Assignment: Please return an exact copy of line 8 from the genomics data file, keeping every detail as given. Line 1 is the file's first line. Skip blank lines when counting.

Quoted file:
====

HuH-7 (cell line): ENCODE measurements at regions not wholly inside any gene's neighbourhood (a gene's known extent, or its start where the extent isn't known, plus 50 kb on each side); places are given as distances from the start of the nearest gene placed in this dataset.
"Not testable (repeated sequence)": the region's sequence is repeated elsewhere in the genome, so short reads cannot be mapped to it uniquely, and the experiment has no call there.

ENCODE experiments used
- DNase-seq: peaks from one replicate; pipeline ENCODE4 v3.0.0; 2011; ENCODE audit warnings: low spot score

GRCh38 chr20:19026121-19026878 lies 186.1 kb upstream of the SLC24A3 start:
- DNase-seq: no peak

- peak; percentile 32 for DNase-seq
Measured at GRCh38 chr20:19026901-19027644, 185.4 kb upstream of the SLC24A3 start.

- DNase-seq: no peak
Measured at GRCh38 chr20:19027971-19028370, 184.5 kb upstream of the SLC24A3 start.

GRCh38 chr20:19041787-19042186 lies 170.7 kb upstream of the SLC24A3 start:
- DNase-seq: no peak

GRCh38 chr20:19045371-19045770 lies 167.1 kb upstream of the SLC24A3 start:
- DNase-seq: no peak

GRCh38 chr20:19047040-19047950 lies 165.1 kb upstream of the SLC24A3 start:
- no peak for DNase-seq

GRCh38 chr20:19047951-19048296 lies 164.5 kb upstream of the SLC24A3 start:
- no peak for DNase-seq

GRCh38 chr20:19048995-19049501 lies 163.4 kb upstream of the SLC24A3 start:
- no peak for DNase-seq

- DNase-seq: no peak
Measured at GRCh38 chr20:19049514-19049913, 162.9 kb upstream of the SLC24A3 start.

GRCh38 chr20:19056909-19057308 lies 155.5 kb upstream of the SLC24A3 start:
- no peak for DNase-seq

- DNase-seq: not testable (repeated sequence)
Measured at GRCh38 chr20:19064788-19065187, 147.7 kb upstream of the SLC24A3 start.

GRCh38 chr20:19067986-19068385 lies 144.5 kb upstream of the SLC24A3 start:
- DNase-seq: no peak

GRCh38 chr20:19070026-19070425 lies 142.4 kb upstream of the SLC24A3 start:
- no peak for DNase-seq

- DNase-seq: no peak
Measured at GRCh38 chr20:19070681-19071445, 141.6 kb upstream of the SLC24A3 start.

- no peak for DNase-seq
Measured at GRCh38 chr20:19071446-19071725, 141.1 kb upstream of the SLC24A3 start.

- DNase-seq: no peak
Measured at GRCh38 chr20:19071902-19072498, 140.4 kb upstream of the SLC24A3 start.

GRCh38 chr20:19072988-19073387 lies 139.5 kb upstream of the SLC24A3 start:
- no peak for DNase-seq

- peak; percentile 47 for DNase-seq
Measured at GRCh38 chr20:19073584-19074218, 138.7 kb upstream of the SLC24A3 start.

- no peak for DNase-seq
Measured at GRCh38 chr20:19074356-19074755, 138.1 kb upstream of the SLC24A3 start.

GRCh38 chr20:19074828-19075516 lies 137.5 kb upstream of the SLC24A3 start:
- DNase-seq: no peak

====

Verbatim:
Measured at GRCh38 chr20:19026901-19027644, 185.4 kb upstream of the SLC24A3 start.